Digital Dharma

The Middle Path, One Day At A Time

Buddhism in the Classroom

Leave a comment

Kahane hopes his lessons will connect with his audience in a very personal way.

That’s why he brought principles adapted from Zen Buddhism into the lecture hall. Large undergraduate sessions in particular can be alienating for students, he says. In the age of the iPod, a professor has to find creative strategies for engaging his audience.

Kahane’s class may begin with meditation, transition to a discussion about fair-trade coffee and end with a period of free writing.

Although not every student feels comfortable with the unorthodox approach, there’s always a waiting list to get into one of Kahane’s courses.

Great teachers deserve — and get — recognition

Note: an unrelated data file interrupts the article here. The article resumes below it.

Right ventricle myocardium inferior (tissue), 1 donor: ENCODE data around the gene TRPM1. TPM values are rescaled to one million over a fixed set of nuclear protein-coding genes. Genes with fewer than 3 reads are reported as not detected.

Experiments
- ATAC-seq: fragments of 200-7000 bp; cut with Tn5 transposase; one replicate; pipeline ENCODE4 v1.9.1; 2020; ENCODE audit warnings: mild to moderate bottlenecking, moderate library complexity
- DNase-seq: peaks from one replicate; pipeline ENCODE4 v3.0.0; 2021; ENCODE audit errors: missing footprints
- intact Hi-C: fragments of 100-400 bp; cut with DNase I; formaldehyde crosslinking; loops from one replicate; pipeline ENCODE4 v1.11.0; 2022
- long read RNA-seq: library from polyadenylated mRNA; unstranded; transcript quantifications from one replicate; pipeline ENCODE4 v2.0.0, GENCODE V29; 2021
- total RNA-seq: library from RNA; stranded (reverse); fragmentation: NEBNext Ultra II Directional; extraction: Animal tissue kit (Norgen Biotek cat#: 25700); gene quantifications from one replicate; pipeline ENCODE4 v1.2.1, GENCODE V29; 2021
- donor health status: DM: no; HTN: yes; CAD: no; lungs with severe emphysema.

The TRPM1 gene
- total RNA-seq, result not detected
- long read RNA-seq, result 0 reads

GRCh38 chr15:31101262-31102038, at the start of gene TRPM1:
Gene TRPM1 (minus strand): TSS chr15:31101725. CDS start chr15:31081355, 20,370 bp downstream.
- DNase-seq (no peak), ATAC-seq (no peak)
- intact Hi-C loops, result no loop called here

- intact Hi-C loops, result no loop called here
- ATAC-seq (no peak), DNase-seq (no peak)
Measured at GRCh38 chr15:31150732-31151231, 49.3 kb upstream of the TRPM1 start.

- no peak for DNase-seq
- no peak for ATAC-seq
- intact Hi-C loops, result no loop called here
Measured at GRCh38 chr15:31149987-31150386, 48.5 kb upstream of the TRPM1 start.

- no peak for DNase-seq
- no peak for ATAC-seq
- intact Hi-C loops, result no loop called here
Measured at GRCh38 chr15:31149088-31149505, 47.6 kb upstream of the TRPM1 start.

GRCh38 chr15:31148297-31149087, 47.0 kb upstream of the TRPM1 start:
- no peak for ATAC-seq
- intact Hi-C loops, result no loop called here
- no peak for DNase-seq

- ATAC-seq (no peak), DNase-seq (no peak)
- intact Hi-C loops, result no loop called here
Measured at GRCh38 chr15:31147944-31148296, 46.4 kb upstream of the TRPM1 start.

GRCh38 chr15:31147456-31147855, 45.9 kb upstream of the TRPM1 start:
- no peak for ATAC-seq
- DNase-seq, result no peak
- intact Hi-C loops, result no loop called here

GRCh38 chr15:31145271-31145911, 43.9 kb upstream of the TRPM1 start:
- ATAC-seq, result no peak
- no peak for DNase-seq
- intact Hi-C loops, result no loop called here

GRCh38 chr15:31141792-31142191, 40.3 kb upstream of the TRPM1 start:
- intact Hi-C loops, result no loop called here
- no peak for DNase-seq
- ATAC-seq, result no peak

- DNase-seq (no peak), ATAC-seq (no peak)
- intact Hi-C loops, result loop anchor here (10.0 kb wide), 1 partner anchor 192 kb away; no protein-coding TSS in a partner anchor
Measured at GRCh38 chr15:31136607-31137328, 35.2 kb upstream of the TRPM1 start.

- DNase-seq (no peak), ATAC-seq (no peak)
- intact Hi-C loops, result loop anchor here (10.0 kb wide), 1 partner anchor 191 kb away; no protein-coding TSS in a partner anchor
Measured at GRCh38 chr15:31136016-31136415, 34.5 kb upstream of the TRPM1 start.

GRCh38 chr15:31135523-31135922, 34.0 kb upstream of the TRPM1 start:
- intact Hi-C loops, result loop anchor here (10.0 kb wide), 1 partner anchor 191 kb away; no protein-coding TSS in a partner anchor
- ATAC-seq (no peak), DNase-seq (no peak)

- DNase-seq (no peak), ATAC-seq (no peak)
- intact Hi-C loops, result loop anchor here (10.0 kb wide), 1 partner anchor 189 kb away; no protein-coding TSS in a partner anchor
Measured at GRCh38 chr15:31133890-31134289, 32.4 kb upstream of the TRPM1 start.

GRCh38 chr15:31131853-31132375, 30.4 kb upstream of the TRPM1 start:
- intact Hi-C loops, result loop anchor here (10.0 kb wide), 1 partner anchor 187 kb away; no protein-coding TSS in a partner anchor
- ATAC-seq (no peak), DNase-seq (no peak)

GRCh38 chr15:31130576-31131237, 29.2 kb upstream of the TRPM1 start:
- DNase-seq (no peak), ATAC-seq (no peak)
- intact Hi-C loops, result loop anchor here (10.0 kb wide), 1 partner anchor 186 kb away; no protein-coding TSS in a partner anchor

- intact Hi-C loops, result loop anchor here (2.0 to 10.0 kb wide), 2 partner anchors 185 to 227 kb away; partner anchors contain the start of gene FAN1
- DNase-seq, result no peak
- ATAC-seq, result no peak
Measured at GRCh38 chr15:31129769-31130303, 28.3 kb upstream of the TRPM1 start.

Author: Bill

Stumbling down the Middle Path, one day at a time.

Comments or Questions

Fill in your details below or click an icon to log in: Logo

You are commenting using your account. Log Out /  Change )

Google photo

You are commenting using your Google account. Log Out /  Change )

Twitter picture

You are commenting using your Twitter account. Log Out /  Change )

Facebook photo

You are commenting using your Facebook account. Log Out /  Change )

Connecting to %s

This site uses Akismet to reduce spam. Learn how your comment data is processed.